The Bowl

Here's an application of some simple but effective principles; three point support, camera supported at its center of gravity and solid support to the vehicle.

A sand bag on the window sill of a car door works fairly well, but this system is easier to adjust and even allows some camera moves.

VX 1000 on Sand Bag

The bases can be made of wood, PVC water pipe, metal or plastic. Kitchen mixing bowls 8" to10" work fine for a Sony VX 1000 size camera.

Bowls and Bases

Off-the-shelf bowls are too thin and will dent easily. I cement 2 or more together with fiberglass resin or boat epoxy to make them stronger. They have to be cleaned of residual oil or wax so the resin or epoxy will stick. Clean steel wool and household cleanser works fine. Measure with water to see how much resin plus a little extra you will need to fill the gap between the bowls. Clean and dry the bowls well. Pour the correct amount of mixed resin or epoxy in the bottom bowl and wiggle the top bowl to force air bubbles out. Weight the top bowl to hold it down as the resin set. This is a messy process. Wear rubber gloves and cover your work area.

Cut a piece of 3/8" to 1/2" plywood, Masonite or plastic the size of the top of the joined bowls. Drill and tap a 1/4" - 20 hole and screw a 1/4" - 20 bolt through the center of the top long enough to not bottom in the camera mounting screw hole. (About 3 threads) Make sure that the hole is straight. Use a drill press if available. Tape the plywood top to the bowls with 2" wide tape.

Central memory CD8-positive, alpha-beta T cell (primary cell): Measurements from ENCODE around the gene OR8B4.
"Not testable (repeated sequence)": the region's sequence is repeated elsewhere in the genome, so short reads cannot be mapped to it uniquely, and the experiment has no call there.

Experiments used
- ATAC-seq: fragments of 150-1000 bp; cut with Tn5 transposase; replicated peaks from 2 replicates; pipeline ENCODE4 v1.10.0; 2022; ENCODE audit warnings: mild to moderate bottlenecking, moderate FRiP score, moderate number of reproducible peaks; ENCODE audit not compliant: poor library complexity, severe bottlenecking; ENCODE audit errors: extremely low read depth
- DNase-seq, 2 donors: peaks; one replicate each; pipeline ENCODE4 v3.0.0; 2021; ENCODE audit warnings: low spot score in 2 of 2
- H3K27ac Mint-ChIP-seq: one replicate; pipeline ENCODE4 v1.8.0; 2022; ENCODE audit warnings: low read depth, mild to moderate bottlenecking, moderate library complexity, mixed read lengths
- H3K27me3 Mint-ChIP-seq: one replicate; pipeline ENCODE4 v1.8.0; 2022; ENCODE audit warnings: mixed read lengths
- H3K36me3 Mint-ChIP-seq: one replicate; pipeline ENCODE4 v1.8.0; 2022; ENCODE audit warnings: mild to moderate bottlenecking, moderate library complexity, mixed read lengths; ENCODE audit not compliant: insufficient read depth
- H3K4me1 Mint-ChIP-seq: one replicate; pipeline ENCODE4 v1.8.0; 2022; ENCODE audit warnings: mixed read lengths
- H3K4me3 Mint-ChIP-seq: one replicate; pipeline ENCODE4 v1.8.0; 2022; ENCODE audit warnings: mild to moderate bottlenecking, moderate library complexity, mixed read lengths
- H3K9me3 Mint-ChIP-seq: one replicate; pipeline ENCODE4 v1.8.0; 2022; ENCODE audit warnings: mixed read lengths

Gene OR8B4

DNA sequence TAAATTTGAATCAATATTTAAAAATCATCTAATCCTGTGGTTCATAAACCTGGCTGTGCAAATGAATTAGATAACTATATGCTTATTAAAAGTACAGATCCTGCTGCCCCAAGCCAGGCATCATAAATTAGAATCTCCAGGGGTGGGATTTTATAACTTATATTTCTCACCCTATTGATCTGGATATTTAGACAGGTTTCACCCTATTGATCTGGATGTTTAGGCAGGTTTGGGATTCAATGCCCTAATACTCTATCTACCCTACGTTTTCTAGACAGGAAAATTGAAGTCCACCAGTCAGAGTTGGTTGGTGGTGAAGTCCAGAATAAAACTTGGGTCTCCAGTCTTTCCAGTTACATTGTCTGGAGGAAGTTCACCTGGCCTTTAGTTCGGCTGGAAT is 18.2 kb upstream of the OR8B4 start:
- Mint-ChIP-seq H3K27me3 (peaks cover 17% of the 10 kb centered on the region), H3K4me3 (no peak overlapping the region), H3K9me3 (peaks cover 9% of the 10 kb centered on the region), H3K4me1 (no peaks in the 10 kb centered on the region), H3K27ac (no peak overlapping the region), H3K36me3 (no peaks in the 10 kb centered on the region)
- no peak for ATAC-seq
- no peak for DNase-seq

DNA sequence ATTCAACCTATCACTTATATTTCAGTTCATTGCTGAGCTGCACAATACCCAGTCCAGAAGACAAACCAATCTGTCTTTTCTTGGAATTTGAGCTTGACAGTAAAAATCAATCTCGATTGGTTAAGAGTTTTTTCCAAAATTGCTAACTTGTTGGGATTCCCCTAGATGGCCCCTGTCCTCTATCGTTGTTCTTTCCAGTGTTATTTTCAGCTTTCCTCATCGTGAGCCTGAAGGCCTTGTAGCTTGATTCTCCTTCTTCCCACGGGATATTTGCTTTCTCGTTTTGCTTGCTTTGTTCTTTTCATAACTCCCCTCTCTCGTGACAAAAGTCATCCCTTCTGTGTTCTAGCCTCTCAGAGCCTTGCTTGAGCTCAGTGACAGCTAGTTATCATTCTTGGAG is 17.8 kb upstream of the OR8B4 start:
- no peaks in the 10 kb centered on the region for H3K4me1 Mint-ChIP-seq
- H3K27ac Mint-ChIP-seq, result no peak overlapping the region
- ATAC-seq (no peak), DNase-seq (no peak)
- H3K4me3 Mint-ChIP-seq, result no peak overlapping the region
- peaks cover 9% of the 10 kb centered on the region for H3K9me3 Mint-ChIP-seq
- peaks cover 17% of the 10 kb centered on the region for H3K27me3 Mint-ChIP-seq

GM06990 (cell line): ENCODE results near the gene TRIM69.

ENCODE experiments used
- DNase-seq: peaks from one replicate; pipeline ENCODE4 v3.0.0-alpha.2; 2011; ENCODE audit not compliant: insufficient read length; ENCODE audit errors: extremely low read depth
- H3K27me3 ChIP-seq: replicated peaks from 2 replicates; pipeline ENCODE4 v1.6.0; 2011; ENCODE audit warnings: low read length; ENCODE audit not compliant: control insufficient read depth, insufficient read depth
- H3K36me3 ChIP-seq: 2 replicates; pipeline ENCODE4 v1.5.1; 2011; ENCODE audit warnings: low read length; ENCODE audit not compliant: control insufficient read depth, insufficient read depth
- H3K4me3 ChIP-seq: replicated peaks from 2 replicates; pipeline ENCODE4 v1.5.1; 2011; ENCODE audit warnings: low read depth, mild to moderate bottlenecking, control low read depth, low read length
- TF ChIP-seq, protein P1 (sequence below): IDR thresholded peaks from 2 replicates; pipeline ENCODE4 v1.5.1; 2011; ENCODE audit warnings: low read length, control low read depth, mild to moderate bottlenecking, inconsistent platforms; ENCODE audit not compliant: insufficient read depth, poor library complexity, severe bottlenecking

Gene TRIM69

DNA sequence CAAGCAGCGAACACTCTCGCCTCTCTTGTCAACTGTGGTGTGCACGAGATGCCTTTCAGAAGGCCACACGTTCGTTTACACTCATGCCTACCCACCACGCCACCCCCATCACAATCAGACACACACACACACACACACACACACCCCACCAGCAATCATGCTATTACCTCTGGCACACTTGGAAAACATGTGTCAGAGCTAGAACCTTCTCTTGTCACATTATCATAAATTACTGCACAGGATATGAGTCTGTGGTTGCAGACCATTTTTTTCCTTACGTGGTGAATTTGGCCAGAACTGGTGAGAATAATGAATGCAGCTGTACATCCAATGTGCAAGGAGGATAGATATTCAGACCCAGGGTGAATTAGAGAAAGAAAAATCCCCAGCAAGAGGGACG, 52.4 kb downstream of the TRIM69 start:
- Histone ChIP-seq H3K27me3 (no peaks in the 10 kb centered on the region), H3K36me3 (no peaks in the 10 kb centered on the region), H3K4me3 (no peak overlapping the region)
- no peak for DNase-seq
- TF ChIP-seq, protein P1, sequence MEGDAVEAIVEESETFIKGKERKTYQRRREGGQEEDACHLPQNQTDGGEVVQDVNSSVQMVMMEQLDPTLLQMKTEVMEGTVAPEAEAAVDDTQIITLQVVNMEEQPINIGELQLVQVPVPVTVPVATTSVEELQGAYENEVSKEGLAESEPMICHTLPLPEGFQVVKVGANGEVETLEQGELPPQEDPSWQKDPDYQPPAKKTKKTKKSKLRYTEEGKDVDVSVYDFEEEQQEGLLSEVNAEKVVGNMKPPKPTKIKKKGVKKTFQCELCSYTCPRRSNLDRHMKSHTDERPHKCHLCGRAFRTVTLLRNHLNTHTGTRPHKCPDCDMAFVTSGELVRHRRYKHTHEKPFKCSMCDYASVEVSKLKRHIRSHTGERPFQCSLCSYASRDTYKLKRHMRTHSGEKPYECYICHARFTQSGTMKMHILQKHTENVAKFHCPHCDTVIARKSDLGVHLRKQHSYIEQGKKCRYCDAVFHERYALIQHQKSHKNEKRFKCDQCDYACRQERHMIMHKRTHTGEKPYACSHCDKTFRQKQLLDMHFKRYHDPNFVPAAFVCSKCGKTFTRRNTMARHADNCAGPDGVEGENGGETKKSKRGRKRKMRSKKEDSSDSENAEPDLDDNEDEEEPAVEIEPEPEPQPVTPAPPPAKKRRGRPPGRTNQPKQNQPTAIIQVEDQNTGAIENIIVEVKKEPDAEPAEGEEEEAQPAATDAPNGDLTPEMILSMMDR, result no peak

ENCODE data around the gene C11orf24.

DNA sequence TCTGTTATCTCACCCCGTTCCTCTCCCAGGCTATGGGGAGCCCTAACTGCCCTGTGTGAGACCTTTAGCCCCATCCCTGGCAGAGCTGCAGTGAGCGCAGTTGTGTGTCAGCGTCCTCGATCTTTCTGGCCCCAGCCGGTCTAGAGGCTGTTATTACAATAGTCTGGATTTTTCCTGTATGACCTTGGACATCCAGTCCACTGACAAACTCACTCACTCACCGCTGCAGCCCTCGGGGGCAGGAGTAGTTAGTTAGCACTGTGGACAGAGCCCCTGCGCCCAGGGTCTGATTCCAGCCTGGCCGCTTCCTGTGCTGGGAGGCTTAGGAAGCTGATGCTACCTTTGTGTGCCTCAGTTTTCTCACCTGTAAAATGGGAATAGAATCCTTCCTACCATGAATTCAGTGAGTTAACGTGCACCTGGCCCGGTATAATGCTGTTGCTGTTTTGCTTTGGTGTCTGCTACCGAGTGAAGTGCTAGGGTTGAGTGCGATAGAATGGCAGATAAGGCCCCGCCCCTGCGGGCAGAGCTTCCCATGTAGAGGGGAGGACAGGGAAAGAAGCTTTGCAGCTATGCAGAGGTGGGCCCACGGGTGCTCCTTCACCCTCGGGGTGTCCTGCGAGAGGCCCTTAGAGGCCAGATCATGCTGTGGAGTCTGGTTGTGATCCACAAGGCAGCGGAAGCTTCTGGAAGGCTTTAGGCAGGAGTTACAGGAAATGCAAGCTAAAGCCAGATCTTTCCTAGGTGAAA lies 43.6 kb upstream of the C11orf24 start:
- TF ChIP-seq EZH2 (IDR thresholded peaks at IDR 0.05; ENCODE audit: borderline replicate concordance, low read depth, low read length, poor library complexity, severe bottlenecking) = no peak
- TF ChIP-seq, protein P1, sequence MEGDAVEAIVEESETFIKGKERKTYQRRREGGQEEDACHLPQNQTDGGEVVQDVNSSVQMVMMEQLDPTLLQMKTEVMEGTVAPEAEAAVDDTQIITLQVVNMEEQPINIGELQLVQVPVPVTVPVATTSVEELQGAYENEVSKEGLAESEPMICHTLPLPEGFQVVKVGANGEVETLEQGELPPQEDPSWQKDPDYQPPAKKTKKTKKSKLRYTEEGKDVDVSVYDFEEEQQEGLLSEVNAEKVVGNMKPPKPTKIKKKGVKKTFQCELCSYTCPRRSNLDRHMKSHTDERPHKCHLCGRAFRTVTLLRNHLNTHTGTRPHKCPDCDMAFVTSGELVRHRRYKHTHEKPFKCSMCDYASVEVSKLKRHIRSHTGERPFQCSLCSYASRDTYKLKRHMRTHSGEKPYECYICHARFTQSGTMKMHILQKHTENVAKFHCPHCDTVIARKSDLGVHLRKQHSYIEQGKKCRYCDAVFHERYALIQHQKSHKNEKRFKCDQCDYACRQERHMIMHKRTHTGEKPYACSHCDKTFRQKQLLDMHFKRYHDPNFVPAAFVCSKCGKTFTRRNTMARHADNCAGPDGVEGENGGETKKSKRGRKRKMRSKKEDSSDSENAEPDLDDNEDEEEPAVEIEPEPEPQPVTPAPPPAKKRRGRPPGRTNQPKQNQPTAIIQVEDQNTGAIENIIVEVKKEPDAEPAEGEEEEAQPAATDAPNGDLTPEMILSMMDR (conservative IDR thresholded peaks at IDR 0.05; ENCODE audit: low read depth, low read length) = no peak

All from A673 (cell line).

If you use quick releases to attach the camera to the plywood bowl top, I suggest that you make spacers of hard foam that support the camera at a distance from the quick release to keep the camera from wiggling in the quick release.

Make one of the base designs to fit your car door. Screw the bowl on your camera and you are ready to shoot. Keep your hands on the camera. A safety cord on the camera and on the base is wise so you don't drop them while driving.

The bowl allows some panning, tilting and horizon correction while shooting, but many traveling shots work well with a fixed angle. Consider a wide angle lens.

For shooting out of a sun roof, a simple 3 point support works well.

Sun Roof and Bowl

Use hard rubber feet or tape and the legs to protect your paint. You will need a remote start stop cable and a monitor would be helpful. You might put a microphone that hears the camera motor running plugged into the camera and an earphones to tell if the camera is running. A telephone pick up device may also act a as a microphone near a motor when it runs. A video monitor would help for seeing the shot.

The mixing bowls and PVC fittings have just about the right amount of friction. Rubber has too much friction and Teflon has too little.

DON'T TRY DRIVING AND SHOOTING AT THE SAME TIME! Get someone else to drive and don't do dumb things like turn around where it is NOT safe. Be careful about other drivers, passengers and road rage. Don't act like you are taking people's pictures. Point the camera away from people if there are any doubts. Don't look at people like you are taking their picture. For extensive shooting from a sun roof consider other stuff on a roof rack to help disguise the camera.

For shooting out a open roof such as from a stopped safari vehicle, a small three point support works very well with bowls.

© Copyright 1999-2004 Ron Dexter. All Rights Reserved.